It had been a splendid dinner, and I was in expansive mood as my manservant drove me home.

“After you’ve put the car in the garage, bring me a glass of that 1915 Armagnac, Joe,” I said. “I’ll be on the bench at the end of the pergola.”

The views of the domestic staff generally do not interest me, but Joe is different. He has been with me so long that we have developed a mutual respect. I like bouncing ideas off him, and I once overheard him say that minds like mine made New Orleans the force it is today.

I confess there have been times when I might have made an ass of myself but for Joe’s advice. This time, though, I knew I was on a winner. Come to think of it, that’s a pretty clever way of putting it, because I heard the Fair Grounds racetrack is up for sale, and I believed I was just the man to buy it.

Joe, having placed the refreshing glass on the table and taken a deferential step back, received the news impassively. When I went on to say I had a business plan, I thought for a second that the flicker of a smile played upon his lips, but quickly dismissed the idea.

I was a Fair Grounds regular in the old days, but quit going because the place has gone to the dogs, so to speak. When you walk in you have to pass a huge room full of people playing noisy slot machines and smoking cigarettes. I am not a Puritan by any means — I enjoy a good Cuban cigar as much as the next man — but the stench just about knocked me over last time I was there.

“Going to the races was a much more civilized experience before they installed those infernal machines, Joe,” I said. “I think I’ll remove them. I don’t think the people who play them have much interest in the sport of kings.”

“No, sir. Many of them are there because they need to win money, which, of course, they usually do not.”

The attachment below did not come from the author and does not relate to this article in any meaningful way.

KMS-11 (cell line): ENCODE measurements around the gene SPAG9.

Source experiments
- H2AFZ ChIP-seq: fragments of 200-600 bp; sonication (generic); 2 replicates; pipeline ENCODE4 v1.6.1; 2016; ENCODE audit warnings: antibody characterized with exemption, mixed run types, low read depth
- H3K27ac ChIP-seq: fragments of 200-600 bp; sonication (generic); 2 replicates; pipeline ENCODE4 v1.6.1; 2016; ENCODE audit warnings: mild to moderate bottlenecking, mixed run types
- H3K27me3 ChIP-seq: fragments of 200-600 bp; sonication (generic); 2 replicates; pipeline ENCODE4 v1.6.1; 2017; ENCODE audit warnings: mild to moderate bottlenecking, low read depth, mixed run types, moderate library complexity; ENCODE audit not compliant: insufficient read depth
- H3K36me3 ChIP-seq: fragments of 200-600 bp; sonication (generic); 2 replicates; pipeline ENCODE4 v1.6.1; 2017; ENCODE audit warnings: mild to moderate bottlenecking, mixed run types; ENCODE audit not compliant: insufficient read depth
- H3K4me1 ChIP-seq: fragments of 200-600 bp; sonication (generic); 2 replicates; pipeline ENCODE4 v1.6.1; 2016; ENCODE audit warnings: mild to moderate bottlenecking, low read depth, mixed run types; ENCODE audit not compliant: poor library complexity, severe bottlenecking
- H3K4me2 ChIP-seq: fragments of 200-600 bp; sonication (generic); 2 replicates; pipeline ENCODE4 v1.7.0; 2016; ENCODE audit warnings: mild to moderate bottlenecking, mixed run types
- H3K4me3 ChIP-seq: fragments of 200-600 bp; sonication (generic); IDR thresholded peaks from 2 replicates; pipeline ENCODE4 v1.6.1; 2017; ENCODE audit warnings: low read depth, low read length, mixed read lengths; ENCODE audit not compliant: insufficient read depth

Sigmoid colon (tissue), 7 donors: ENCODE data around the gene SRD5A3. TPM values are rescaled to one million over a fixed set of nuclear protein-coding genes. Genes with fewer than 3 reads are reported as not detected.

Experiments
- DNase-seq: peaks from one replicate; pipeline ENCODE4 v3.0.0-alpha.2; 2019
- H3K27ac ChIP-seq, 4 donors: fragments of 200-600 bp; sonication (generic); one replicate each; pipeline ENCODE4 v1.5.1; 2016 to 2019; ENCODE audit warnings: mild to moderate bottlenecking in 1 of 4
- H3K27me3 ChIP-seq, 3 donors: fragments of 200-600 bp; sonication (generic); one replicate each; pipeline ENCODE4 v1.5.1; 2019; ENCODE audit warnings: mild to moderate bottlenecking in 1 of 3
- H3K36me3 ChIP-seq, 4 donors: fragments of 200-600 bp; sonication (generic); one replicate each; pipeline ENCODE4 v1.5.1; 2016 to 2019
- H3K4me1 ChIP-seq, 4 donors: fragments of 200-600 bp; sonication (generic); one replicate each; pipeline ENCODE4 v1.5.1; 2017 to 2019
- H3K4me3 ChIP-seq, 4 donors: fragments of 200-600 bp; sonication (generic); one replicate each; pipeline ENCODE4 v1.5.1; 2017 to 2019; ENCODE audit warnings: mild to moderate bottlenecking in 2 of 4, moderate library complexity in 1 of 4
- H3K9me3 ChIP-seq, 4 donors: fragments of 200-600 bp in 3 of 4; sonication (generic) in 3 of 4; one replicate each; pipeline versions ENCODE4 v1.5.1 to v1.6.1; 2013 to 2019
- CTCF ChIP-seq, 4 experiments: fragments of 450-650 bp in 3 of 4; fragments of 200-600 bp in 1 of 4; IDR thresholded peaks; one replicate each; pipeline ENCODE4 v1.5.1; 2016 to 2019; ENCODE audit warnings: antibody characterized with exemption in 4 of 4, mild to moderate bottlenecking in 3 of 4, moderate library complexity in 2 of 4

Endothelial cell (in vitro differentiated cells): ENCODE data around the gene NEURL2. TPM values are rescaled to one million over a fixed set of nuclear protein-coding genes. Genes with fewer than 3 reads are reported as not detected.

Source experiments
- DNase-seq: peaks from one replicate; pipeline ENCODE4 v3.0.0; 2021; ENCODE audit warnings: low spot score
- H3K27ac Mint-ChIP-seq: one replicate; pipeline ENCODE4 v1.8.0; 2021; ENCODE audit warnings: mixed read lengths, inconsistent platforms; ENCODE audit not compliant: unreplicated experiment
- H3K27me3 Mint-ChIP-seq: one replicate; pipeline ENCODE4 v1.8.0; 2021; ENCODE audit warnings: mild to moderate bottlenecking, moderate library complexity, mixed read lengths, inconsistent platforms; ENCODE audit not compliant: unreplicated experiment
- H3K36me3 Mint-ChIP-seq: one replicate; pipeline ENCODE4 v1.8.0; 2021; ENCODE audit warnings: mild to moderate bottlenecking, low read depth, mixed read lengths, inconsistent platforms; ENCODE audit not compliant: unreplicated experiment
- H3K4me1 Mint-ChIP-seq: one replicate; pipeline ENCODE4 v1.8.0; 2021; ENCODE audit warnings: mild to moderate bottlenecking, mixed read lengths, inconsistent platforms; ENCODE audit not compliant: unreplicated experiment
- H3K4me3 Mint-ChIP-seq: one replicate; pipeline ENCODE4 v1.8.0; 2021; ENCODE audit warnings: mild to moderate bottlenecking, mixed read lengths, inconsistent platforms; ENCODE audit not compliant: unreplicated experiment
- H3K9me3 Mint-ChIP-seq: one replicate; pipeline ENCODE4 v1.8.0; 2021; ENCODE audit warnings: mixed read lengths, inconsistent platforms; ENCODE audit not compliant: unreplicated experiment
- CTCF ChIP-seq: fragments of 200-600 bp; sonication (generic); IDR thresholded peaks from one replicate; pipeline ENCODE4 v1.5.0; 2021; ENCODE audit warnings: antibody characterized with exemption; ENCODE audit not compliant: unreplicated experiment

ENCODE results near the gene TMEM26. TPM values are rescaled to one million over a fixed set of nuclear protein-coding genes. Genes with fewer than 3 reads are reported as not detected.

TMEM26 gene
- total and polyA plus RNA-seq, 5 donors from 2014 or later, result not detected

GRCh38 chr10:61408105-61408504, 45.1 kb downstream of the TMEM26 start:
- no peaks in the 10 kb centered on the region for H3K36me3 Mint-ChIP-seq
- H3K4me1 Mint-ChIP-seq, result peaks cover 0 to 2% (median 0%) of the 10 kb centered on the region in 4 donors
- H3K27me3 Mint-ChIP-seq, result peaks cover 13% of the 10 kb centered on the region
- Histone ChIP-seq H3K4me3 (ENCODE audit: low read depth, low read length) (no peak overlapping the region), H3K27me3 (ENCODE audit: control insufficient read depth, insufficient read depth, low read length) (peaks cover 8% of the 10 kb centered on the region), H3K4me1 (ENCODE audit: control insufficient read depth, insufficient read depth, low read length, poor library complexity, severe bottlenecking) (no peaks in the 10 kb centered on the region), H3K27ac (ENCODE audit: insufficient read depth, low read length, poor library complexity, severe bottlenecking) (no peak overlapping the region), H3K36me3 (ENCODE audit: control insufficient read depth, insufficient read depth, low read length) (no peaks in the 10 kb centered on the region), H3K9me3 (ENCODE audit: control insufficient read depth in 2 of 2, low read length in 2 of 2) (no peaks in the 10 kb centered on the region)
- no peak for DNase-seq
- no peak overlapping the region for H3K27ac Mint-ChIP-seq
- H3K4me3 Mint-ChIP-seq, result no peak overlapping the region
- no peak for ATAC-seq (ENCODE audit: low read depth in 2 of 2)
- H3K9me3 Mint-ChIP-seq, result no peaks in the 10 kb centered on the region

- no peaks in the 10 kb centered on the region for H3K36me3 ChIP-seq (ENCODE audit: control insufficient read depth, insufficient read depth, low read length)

“Poor people, eh?”

“Why, sir, the current owners, Churchill Downs, run penny slots at the Fair Grounds. They do not disdain the widow’s mite.”

“All the more reason to close them down and focus on the horseracing, right?”

“An agreeable thought, sir, but the racing would be of inferior quality without the subsidy it receives from the slot machines.”

“The machines can’t lose, right?”

“Correct, sir. They are programmed to disburse a percentage of what they take in.”

“Why, Joe, that means the poor devils in that foul room are paying for the entertainment of the swells in the paddock outside. That does have a certain appeal to my what do you call it?”

“Feudal spirit, sir?”

“Right feudal spirit. But that’s not supposed to be the American way. I’ll make the racing so popular that there’ll be no need for slots.

“You see, ripping out the slots is not the only way I intend to raise the tone. I was appalled, on my last visit to the track, to see several men in the clubhouse who were not wearing jackets. If I buy the track, a proper dress code will be strictly enforced. That way we’ll be sure to attract a good class of customer, and see attendance rise as we return to a more stylish era.” Joe nodded without obvious conviction, but agreed with me more warmly than usual when I made my next point.

“I was also horrified in the middle of the afternoon when an ostrich race was announced. It was a ridiculous spectacle. How in tarnation do they expect you to handicap an ostrich race?”

“A good point, sir. They also make dachshunds run, on the curious theory that such events will stoke an interest in thoroughbred horses.”

“Well, we’ll have none of that nonsense when I’m in charge. I know some say I can afford to buy that track only because I chose my ancestors wisely — they cashed in when cotton was king — but I think I have more business sense than the current owners.”

“Let me take your glass, sir.”

“Enough’s enough, eh? Right-o. Sweet dreams.”

“Indeed, sir.”

James Gill’s email address is